Unlike John Wick, Kid fails to eliminate Rana with the handgun he acquires and never uses firearms again. Instead, he relies on his fists and improvises with ordinary items as weapons, perfectly suited for Sifu’s action cinema-inspired gameplay.

A Sifu Sequel or Successor Needs to Understand the Raw Emotion of Monkey Man

Monkey Man is not the only action movie where empathy toward the protagonist is crucial. However, the film takes a risk by placing a significant lull between Kid's initial and final infiltrations of Kings, allowing him to recover and train. This narrative choice is emotionally impactful and necessary for the story to be as meaningful as it is.

Interestingly, Sifu never offers a respite to its players. The story is always looming, and each boss is central to the protagonist's ongoing goal. However, the narrative can easily take a back seat to the arresting gameplay, which becomes Sifu’s primary takeaway. In a sequel, it would be phenomenal to see Sifu’s Detective Board interactions expanded, allowing players to explore and immerse themselves in more than a single hub.

If a Sifu sequel stripped combat away for as long as Monkey Man does, it would allow for a greater appreciation of the story, protagonist, and combat itself when enough distance is put between it and the player.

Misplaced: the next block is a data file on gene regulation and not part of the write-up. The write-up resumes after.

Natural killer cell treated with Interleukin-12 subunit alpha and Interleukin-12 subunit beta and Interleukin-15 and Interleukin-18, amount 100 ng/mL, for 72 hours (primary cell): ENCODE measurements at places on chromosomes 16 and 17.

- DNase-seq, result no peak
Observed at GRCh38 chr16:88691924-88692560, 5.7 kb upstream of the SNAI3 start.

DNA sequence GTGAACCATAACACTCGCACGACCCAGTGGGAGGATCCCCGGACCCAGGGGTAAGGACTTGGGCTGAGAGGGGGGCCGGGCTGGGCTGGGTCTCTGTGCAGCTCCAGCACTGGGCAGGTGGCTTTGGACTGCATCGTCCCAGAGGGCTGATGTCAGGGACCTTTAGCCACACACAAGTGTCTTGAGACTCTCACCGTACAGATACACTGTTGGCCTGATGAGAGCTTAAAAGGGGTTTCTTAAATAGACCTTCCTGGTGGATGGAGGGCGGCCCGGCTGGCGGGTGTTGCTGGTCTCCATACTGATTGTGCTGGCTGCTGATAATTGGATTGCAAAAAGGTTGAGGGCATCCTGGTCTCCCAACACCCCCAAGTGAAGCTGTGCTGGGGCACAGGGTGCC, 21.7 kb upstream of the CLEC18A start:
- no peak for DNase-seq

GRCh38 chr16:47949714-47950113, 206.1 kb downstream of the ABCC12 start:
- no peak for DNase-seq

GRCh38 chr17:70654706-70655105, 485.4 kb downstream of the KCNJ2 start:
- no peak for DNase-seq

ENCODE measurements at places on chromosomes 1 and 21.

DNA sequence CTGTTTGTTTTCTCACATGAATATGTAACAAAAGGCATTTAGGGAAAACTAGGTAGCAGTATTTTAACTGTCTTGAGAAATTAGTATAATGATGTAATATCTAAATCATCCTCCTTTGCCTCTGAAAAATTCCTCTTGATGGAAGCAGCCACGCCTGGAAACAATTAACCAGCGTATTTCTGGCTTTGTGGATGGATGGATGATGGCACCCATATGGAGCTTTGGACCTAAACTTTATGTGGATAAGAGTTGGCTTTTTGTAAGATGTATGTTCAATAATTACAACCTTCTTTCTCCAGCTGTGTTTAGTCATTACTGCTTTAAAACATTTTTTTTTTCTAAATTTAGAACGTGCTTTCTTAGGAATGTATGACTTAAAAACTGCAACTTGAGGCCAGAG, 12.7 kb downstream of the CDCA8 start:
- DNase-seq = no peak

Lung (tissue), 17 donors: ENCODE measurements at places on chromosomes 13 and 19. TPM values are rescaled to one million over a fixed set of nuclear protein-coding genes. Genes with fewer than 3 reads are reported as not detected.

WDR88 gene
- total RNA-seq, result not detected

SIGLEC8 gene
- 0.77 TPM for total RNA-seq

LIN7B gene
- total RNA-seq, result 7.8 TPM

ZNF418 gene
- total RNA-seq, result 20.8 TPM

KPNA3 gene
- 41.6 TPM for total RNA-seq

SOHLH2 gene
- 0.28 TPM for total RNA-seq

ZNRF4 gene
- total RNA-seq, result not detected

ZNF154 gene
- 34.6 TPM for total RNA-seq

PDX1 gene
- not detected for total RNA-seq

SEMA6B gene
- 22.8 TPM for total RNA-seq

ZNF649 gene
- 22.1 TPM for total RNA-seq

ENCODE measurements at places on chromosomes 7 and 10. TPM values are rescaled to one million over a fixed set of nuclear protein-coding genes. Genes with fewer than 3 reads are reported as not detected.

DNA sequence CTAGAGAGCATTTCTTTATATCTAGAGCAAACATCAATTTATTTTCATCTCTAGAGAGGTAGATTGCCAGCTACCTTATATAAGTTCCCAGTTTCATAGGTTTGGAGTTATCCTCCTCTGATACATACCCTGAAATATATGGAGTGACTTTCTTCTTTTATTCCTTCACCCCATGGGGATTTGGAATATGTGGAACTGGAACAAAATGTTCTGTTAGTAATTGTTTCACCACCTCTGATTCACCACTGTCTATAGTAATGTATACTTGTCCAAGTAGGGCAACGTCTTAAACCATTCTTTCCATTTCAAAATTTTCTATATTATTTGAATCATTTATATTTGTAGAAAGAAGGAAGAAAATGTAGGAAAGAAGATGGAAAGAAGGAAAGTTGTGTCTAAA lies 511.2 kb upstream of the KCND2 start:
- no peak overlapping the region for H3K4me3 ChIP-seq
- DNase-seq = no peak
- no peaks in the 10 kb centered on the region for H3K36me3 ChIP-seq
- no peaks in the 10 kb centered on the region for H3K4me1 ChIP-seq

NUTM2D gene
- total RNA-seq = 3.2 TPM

Building Depth: A Sequel’s Potential


Part of Sifu’s charm lies in the development of mastery over its elaborate combat system. However, even a single scripted sequence that removes players from the constant battling could add significant depth. Such a pause would enable players to focus on other aspects of the game, enriching the overall experience.

Sifu’s gameplay is intense and demands a high level of skill and strategy. Adding narrative elements that require players to step away from combat would not detract from the game's core. Instead, it would offer a more rounded experience, allowing players to connect with the protagonist on a deeper level.

The Emotional Weight of Storytelling